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Time to Think, Time to Change
News analysis

Time to Think, Time to Change

Ravi Kumar Pillai

To be at crossroads is a wonderful experience - full of excitement, lot of uncertainty and an urgency to act. Post 2019’s bitterly fought Elections, here is the time to ask some uncomfortable questions to oneself - both for the victors and the vanquished. Very often, winning is more an outcome of tactics rather than strategy, but the winner mistakes the triumph of tactics as a longer-term acceptability of his style and substance. It could also be that the outcome was due to the push and pull of extraneous factors. The winner just happened to gain unexpected traction from the spiralling thrust of wind. No doubt, there is a philosophical touch to the moment of reckoning. This is not to take away the credit for the massive victory that the Modi-Shah duo has achieved. But we need to look at this great moment in India’s political history with a dispassionate objectivity.

As Narendra Modi emerged the clear winner, should we conclude that his exhortation of “Congress Mukt Bharat” has been endorsed by the electorate overwhelmingly? Such a conclusion is a travesty of the ground reality; true, the Congress has been severely mauled in the Hindi heartland but still managed a respectable vote share of nearly 20%. The combined vote share of about 58 % for the two mainstream parties augurs well for the evolution of a healthy democracy.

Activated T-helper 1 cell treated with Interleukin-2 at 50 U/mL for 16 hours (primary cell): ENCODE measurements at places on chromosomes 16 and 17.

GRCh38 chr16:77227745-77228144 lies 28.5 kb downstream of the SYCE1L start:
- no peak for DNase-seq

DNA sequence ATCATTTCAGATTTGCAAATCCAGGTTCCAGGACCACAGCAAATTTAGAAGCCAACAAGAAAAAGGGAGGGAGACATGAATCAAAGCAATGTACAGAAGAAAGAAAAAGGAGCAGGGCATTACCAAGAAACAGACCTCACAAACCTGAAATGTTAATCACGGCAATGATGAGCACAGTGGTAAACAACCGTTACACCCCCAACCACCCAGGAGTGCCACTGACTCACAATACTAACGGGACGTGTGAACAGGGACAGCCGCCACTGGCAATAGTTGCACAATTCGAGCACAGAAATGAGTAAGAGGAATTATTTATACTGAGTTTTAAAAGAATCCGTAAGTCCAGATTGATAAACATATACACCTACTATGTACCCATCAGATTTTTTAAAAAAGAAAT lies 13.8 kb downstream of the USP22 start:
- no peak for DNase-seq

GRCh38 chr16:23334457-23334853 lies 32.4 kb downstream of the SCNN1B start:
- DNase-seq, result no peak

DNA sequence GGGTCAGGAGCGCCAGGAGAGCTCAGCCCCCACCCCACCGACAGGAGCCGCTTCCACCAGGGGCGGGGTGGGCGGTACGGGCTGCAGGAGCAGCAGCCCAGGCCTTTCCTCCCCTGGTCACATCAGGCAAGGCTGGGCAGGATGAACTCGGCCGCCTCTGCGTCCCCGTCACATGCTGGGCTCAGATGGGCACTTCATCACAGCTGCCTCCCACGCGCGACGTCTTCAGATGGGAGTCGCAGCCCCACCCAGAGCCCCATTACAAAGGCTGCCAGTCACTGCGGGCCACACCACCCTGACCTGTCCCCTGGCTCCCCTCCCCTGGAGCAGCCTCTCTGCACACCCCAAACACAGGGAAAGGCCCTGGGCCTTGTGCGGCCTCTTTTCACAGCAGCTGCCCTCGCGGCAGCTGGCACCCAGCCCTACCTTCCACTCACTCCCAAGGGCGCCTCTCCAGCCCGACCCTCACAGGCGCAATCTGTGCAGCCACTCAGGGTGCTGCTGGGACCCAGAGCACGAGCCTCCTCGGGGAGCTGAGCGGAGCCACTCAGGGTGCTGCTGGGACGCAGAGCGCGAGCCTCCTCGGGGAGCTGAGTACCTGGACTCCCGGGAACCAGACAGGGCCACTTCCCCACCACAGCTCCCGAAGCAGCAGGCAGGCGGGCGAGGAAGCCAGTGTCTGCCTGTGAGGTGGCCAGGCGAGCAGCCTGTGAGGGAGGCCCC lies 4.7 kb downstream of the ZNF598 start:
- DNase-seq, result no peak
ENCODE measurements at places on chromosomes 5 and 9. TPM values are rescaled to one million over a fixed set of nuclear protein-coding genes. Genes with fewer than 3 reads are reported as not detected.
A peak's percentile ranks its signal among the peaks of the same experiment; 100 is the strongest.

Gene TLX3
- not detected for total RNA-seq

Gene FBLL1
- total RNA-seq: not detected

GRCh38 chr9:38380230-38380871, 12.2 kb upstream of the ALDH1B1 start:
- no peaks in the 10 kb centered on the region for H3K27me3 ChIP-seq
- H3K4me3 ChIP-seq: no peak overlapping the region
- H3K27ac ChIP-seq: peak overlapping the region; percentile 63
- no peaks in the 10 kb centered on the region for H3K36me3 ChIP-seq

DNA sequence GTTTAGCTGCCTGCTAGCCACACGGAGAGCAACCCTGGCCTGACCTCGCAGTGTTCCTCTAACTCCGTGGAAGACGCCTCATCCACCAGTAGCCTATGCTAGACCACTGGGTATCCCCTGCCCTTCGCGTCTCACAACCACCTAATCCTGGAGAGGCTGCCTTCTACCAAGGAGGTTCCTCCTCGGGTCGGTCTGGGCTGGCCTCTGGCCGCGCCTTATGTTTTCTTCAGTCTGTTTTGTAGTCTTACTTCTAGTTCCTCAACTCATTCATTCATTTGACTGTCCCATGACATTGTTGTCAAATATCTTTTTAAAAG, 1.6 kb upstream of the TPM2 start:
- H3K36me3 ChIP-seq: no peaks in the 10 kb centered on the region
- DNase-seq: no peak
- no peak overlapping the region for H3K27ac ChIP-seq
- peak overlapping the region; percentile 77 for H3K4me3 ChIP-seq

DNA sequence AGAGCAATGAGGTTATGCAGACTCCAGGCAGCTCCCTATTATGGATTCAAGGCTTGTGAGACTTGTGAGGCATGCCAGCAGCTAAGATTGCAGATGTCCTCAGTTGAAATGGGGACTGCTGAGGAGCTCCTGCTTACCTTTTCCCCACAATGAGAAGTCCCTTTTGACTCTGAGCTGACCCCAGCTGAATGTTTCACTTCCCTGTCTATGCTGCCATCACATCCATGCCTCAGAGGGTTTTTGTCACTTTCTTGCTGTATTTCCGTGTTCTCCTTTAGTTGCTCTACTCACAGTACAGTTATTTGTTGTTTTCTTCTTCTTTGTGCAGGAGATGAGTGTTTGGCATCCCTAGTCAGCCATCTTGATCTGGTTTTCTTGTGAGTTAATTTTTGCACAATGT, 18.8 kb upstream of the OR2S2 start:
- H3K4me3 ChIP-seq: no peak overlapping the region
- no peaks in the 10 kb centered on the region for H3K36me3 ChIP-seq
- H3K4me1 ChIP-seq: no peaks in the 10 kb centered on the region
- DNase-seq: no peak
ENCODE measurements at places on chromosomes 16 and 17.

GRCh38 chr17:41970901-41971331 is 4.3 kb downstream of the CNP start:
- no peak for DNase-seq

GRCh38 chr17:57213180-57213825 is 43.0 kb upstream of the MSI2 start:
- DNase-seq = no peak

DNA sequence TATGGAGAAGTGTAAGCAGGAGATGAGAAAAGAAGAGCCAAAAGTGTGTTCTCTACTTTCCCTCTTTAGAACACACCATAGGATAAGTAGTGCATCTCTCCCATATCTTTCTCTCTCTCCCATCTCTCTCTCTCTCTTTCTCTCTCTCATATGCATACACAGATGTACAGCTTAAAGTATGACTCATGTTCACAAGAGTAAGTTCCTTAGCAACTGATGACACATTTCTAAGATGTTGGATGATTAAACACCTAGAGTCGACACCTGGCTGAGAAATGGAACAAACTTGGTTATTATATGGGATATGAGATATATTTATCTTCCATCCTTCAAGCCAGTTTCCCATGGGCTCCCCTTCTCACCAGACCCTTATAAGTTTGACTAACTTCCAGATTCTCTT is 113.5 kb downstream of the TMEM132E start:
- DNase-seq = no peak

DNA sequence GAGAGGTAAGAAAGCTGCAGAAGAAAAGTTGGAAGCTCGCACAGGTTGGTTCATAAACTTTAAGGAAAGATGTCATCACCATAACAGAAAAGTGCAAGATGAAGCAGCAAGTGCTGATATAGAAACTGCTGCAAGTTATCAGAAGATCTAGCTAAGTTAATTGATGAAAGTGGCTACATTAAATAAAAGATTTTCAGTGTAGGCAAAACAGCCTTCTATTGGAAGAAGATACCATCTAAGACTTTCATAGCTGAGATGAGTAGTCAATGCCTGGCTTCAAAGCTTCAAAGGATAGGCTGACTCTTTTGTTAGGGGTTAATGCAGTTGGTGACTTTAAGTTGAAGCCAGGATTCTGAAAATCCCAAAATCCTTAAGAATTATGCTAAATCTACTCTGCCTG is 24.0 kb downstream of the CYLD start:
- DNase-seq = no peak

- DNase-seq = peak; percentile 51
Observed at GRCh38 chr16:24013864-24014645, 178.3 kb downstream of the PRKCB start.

The loud and clear message in this election has been the total rejection of the hotchpotch coalition that sundry political outfits stitched together at the election time. The moot question is whether the slogan of Congress Mukt Bharat is at all relevant and in the interest of the Nation. The short answer is, “Not at all.” I do not think that a single party democracy is an idea worthy of being cherished by a lively democracy with its regional, linguistic and cultural diversities.

Being a purist in thought and action, Mahatma Gandhi suggested soon after Independence that for the healthy development of democracy, the behemoth National movement that coalesced a wide spectrum of political opinions should be dismantled allowing the necessary space for the emergence of political parties with divergent vision and views to fill the vacuum. A noble thought, a bit naïve though, according to many scholars. The Nobel Laurate, Gunnar Myrdal in his masterpiece on the post-World War II development, “Asian Drama”, hailed the wisdom and foresight that Congress leaders showed in politely ignoring the suggestion. Many of the newly independent countries, especially in Asia and Africa that emerged post-1945 ended up as military dictatorships or farcical democracies whose only claim to democracy was the inclusion of words like “Democratic”, “People’s Republic” and the like in their names. They were mostly personality-centric virtual autocracies. What saved the day for India was the presence of the political infrastructure with a dominant political party to provide the much-needed stability in the initial years of the nascent nation.